Faculty Entrepreneurs

Faculty Entrepreneurs: Meet Ken Perlin

Meet Kenneth H. "Ken" Perlin: professor in the Department of Computer Science at New York University, founding director of the Media Research Lab at NYU, and the Director of the Games for Learning Institute. He is a serial entrepreneur and the inventor of Perlin noise. He received an Academy Award for Technical Achievement from the Academy of Motion Picture Arts and Sciences for his noise and turbulence procedural texturing techniques, which are widely used in feature films and television

Professor Perlin is currently working on a product that doesn’t yet exist in today’s marketplace: a thin mat that can cover any surface and give images of pressure. The implications of Perlin’s innovation can lead to a deeper understanding of how people exercise, new ways of thinking about computer game interfaces and progress in highly responsive wall displays and more. The Tactonic sensor enables computers to help people by measuring human movements like force, weight, and balance in ways that can’t be done with other technology.

We sat down with Ken Perlin to learn a little bit more about him. This post is the first in our new Faculty Entrepreneurs series, sharing their experiences commercializing their academic research via startups.

When did you first begin to think about becoming an entrepreneur?

I began programming as soon as I could get my hands on a computer. At the age of 12, I began a journey that led to a career in a computer graphics production, and ultimately, a computer science PhD. After starting my career in industry, I switched to academia because I wanted to be around people who thought that thinking for thinking’s sake is a good thing.

By working in the industry, I gained a sense of pragmatism and sensibility that ultimately translated to my work in academia. In industry, the product you’re working on has to be used by someone -- and soon. I’ve always had a bias that I wanted to create things that people would use. Working in a commercial company, you learn how to get things done. If you can communicate your idea by building a program in a day, do it. It’s better to build it than to wait until you have something perfect.

What did you learn from founding Touchco and being acquired by Amazon?

I learned that it’s good to have really brilliant graduate students. Ilya Rosenberg deserves the lion’s share of the credit for the success of that company. One of the hardest parts of acquisition is shutting down other opportunities. At some point, you can’t back out because the money is on the table. We worked hard and we got lucky. Of course, the harder we worked the luckier we got.

How does your faculty research align with your work and aspirations as an entrepreneur? Where do they overlap and where do they diverge?

The invention of writing of thousands of year ago was a technological invention. So is the web. People like me invent media. Everything that I do academically is eventually hoping to create new types of media. That payoff could take decades. Myron Krueger invented “pinch to zoom” 31 years ago. Then, much later, Apple “invented” it again. In academia, you have the freedom to work on all of these things before the pieces of reality fall into place. In industry, you are only able to work on things that are currently economically sustainable, which is a different challenge.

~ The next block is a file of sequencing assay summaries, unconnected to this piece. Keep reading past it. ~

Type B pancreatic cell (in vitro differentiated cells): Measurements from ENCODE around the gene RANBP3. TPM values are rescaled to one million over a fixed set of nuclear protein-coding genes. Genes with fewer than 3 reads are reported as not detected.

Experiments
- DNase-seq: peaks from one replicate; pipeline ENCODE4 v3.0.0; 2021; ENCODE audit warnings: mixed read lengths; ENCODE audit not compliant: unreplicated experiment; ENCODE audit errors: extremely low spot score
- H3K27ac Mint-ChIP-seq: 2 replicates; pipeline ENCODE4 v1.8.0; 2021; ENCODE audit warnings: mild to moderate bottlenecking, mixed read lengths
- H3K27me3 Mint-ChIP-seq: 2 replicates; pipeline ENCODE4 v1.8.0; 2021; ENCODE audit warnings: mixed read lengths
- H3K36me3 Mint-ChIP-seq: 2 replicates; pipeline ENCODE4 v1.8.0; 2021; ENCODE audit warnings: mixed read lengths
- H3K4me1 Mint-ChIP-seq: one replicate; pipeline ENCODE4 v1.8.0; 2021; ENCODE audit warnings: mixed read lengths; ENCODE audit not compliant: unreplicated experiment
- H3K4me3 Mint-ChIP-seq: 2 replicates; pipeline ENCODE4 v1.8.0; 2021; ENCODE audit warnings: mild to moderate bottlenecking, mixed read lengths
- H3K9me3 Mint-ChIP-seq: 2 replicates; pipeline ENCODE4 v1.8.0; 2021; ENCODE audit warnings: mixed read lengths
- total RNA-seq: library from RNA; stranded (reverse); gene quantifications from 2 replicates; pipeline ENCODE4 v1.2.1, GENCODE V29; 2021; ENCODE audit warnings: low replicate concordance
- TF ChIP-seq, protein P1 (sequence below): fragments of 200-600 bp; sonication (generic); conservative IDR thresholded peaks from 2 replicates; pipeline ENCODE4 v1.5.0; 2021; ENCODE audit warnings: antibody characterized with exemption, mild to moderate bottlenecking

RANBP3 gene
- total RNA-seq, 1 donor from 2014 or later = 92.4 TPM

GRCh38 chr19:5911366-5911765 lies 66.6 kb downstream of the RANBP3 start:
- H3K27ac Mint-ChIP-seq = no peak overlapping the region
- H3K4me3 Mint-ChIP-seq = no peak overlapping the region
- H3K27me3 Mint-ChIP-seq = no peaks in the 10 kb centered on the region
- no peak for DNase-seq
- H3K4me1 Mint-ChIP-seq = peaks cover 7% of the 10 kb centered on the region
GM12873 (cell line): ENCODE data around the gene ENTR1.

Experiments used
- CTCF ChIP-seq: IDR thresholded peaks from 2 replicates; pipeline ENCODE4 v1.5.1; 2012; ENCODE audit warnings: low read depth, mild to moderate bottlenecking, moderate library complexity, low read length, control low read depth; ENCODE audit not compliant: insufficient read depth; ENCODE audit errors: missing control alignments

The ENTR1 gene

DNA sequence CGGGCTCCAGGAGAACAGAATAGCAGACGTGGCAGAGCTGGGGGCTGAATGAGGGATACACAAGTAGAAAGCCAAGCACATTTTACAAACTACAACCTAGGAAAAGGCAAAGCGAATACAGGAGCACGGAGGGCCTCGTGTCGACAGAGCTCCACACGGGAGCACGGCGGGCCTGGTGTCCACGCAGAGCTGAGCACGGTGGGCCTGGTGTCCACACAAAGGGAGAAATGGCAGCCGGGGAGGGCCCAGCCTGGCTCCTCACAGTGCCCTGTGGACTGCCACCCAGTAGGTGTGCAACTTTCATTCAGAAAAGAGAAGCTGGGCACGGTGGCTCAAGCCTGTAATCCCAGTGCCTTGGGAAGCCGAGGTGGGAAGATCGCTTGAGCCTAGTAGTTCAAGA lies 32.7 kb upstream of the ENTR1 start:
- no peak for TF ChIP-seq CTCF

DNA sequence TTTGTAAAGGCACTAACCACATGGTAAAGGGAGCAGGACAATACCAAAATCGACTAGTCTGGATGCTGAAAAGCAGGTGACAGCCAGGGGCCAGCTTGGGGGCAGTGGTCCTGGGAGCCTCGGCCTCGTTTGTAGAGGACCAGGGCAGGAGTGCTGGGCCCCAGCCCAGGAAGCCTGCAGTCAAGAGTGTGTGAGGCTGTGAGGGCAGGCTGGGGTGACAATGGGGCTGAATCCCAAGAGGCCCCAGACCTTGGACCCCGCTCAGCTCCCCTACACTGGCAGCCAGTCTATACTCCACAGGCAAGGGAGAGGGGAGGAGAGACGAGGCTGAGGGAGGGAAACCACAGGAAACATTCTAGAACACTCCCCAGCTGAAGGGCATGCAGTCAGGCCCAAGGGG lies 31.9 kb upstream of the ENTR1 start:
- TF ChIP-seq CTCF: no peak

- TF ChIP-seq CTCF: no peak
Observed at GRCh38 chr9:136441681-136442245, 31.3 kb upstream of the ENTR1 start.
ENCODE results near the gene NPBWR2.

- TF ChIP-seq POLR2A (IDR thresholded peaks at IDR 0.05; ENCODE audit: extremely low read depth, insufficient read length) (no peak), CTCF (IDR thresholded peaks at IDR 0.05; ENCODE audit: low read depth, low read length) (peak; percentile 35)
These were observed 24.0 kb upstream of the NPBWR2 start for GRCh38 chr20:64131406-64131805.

I don’t see a tension between them because different ideas express themselves differently. Rather than choosing which to work on, I just identify which is which and work on it either in academia or in industry. NYU allows you to nurture those ideas in either direction. The Institute has helped foster companies that spin off of research by bringing a fresh perspective to the process. It guides faculty in understanding what makes a viable business and gives them the resources they need so they don’t have to do it on their own.

What was the biggest mistake you made in your career and what did you learn from it?

The most useful mistake I ever made was going to work for a major production company. A year into it, I realized that they didn’t understand the nature of my work. They weren’t giving me enough resources to succeed. That mistake helped me move into academia and ultimately helped me realize that we all need adequate tools to be the best versions of ourselves.

Why do think you commercialize your research and so many other faculty/researchers don’t?

The nature of what some people do tends to align with what makes sense in the marketplace, but that’s not true for everybody. People have different interests and want to do what they love. Ultimately, people should work on the things that excite them. If I saw Michael Jordan playing basketball, I wouldn’t say, “Oh wow, you’re so good at that. Now you should go write songs!” I’m all for people exploring, but they shouldn’t have to do what they feel obligated to do. Do what excites you.

If you could give one piece of advice to a budding entrepreneur, what would it be?

Only the coolest ideas win in academia. But in the industry, what wins is what the market wants. Academics need to unlearn that everyone wants the coolest idea. What wins is the idea that’s packaged in the way that solves the customers’ problems.